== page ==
Why Trademarks

Have you ever wondered why businesses invest a lot of money in seemingly trivial things like a logo design, tagline, or slogan? They have discovered that creating an image or statement that resonates in people’s minds can be why their brands stand out amongst many other impressive competitors. This unique image or statement can be categorized as a Trademark. When you hear the name Nike, your attention is immediately drawn to its custom ticker logo. 

Brands have also discovered that once these marks, slogans or taglines become popular and gain traction, they can be used by other brands, and this will be a disadvantage for them– this is the reason for formalizing a trademark using a legal process that allows them to protect their intellectual property.  

What is a trademark?

A trademark is a signature, symbol, phrase, logo or any kind of design that separates a brand’s goods or services from those of competitors. A trademark distinguishes goods, while a service mark is used for services. The exciting part of having a trademark or service mark is that they are protected under intellectual property laws

Just like copyright and patents, registering a trademark does not give you the right to use the design or phrase; instead, it gives you the exclusive authority to use that logo or phrase, and it also gives you the capacity to sue in court if your trademark is being used illegally. 

Registering a trademark can be done at the local or state level or with the United States Patent and Trademark Office, which has the highest registration level. 

Image Source – USPTO

Examples of Trademarks 

A brand can register its name or the name of one or more products as trademarks; some brands even go as far as registering the nickname of their products as a trademark. Coca-Cola is registered as a trademark, but the company also registered the nickname Coke. Some other examples of trademarks are Logos from big brands like Nike, Addidas, AirBnb, Apple, Windows, etc.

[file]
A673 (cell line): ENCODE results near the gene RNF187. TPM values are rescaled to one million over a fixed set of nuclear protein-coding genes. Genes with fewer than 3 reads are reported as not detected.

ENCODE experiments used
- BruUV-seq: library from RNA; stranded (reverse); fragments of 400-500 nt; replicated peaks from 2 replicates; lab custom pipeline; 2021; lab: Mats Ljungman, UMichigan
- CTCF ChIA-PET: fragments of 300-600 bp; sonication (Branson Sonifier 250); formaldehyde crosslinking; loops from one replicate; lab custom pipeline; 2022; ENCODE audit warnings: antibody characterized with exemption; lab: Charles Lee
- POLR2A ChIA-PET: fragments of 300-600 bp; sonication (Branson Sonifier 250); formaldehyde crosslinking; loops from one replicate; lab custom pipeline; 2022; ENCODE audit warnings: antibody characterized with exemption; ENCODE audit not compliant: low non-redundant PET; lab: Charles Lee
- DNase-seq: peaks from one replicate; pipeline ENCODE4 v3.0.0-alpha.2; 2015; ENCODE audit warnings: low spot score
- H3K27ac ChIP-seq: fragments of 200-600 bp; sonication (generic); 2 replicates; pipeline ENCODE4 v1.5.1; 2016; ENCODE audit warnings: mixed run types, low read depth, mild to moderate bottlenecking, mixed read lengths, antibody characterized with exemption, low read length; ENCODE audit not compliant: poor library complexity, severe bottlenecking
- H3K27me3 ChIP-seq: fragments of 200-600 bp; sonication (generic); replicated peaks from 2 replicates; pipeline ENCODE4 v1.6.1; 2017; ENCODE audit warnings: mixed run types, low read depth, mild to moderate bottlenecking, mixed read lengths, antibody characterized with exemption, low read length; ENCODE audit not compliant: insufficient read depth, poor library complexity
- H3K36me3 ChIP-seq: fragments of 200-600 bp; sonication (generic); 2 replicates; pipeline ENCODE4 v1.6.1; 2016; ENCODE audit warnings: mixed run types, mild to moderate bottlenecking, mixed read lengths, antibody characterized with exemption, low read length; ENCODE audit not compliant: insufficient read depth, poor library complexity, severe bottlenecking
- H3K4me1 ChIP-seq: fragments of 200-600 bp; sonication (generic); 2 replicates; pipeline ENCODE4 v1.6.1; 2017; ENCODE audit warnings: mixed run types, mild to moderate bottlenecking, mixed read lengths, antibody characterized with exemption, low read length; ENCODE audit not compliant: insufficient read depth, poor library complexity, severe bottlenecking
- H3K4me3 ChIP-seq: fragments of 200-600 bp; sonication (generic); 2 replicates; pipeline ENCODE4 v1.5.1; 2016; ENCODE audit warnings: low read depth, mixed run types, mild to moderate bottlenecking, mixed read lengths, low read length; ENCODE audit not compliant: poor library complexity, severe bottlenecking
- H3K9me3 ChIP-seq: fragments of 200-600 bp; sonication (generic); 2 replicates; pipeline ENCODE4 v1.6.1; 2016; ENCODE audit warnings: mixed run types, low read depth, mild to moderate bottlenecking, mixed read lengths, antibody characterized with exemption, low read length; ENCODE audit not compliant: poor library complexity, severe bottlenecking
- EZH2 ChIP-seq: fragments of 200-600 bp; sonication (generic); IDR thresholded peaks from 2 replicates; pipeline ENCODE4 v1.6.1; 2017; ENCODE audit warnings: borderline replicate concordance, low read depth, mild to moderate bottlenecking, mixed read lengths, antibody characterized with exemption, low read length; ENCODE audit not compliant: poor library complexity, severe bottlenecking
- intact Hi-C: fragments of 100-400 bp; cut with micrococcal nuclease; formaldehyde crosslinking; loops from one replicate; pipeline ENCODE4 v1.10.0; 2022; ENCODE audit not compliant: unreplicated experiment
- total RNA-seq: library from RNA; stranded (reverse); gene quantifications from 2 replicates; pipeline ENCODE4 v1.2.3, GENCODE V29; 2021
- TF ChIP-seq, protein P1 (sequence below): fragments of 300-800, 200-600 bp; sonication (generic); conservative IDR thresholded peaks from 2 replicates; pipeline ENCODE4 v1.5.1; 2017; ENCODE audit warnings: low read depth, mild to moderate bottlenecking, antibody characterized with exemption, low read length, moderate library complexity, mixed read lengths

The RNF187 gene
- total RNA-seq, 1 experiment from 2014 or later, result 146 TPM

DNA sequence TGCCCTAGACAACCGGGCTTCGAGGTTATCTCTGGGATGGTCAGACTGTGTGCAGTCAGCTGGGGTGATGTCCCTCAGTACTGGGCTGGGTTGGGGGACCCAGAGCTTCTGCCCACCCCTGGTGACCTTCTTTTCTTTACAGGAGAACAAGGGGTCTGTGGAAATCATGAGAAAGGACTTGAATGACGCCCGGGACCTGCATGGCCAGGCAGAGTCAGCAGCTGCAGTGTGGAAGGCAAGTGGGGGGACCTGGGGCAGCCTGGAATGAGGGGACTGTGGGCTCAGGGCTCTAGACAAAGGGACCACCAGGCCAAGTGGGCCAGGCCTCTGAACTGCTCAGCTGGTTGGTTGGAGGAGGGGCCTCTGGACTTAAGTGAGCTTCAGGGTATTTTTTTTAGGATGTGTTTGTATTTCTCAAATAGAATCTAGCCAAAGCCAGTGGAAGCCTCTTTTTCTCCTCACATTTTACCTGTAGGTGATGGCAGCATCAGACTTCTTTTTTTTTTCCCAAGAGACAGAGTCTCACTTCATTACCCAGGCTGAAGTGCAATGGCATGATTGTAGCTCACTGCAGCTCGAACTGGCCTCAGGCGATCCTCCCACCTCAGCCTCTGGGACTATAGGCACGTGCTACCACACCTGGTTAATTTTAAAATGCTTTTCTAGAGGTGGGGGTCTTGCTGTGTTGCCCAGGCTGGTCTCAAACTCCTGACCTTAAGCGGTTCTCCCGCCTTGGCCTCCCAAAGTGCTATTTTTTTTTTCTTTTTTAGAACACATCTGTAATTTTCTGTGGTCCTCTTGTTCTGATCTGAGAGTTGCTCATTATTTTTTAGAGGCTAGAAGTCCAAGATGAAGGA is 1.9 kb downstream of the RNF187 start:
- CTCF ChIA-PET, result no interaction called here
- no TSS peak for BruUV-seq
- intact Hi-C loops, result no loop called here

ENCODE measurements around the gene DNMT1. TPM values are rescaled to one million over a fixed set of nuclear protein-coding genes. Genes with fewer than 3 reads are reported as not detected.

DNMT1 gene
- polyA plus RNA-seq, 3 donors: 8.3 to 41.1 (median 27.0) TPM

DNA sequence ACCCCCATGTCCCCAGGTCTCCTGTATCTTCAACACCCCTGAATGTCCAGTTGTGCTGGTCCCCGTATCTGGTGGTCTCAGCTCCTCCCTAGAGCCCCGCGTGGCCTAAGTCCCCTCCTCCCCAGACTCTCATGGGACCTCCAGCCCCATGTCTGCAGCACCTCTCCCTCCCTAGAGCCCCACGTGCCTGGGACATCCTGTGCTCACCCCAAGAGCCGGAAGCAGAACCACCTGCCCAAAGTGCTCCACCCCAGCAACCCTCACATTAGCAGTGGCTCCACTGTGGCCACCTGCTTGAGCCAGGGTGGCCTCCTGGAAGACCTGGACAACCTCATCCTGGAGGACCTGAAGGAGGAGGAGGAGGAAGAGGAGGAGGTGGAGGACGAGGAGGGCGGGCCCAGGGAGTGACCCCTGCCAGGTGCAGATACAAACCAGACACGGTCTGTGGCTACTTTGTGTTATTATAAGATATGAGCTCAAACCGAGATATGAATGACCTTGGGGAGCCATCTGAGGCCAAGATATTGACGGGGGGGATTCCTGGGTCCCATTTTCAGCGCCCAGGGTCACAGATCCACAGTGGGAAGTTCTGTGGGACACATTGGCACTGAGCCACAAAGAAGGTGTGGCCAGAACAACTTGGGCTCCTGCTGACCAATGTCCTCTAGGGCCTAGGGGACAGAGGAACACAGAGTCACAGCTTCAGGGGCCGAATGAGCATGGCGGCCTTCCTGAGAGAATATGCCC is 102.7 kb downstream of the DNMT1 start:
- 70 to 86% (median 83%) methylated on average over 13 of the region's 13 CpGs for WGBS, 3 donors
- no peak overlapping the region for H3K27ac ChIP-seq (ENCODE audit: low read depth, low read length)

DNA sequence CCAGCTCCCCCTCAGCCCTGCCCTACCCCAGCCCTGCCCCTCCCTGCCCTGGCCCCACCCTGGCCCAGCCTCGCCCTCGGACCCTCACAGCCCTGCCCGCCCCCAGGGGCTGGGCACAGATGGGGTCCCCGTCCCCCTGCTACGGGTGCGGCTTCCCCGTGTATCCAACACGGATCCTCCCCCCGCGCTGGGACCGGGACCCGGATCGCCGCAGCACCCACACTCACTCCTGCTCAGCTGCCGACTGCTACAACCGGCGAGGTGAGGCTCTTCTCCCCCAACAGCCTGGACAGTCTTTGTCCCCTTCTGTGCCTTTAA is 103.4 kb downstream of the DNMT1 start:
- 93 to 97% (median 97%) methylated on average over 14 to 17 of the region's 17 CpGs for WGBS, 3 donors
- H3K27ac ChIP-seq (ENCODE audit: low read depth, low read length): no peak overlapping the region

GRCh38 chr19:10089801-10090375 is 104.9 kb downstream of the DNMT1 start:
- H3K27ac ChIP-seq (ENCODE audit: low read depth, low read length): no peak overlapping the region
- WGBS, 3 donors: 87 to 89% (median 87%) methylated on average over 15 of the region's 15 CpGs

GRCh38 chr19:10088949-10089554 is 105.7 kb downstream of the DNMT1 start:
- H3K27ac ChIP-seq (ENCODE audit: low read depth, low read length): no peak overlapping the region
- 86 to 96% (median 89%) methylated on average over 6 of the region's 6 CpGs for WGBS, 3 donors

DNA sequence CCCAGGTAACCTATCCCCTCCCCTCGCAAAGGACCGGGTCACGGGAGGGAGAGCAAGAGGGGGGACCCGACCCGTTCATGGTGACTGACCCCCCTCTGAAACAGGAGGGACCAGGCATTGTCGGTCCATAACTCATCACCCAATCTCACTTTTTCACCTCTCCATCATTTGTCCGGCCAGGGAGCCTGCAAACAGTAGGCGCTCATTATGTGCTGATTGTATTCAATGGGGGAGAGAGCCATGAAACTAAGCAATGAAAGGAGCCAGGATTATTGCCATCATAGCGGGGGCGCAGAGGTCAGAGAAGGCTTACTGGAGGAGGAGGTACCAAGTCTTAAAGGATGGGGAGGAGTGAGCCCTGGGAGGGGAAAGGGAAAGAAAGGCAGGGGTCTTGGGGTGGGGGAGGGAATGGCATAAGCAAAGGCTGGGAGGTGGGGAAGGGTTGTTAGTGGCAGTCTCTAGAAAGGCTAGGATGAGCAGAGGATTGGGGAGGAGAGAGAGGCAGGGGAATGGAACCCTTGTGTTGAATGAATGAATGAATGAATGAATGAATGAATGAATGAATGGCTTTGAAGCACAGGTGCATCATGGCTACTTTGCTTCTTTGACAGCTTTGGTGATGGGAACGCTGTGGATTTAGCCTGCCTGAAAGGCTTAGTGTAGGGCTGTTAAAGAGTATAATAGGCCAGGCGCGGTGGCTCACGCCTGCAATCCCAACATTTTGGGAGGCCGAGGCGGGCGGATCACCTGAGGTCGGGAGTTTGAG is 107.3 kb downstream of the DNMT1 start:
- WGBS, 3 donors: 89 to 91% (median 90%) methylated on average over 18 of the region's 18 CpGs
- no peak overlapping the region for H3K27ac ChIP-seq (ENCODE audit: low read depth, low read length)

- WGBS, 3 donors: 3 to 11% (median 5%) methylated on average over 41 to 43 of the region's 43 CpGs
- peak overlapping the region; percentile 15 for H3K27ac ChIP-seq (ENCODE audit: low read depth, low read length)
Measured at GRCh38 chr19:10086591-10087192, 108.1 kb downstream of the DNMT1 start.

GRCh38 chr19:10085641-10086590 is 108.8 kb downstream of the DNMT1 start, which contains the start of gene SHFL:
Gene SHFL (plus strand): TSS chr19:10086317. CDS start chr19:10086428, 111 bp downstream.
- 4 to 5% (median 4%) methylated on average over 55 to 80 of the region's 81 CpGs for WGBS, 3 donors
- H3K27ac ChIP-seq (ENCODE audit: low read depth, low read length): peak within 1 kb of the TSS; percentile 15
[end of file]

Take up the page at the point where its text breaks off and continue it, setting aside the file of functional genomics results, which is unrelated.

Nike’s “Just do it” slogan is an example of a trademarked statement. A brand can also obtain a patent for a combination of colours or schemes, e.g., Fikars scissors, which are known for their high quality but stand out with all the handles made in orange.

A brand will love to customize everything it represents. However, some things cannot be trademarked, such as a signature already registered by another brand, a common phrase, a fragrance, or a scripture quoted directly. 

How to get a Trademark

The USPTO has simplified the trademark application process, moving it online from a paper-based method. However, applicants should be patient due to the lengthy approval process, which may take 12 to 18 months and require patience. 

Here are the processes to follow when registering  a trademark: 

  • Check the USPTO resource library to determine the uniqueness of your logo, slogan or design.
  • Select the format type you want to use, such as a character mark, a design, or a musical note/sound.
  • Use the ID Master List to specify the goods and services to which a trademark will apply, along with the relevant trademark class.
  • Select the basis that applies to your filing.
  • Create an account with the USPTO and submit your application, after which you will be requested to pay a fee of $250-$350, depending on your application choice.
  • Wait for approval, then a 30-day publication is made for any possible rebuttal. 
  • On approval, you will be required to complete the paperwork and get a constant registration update.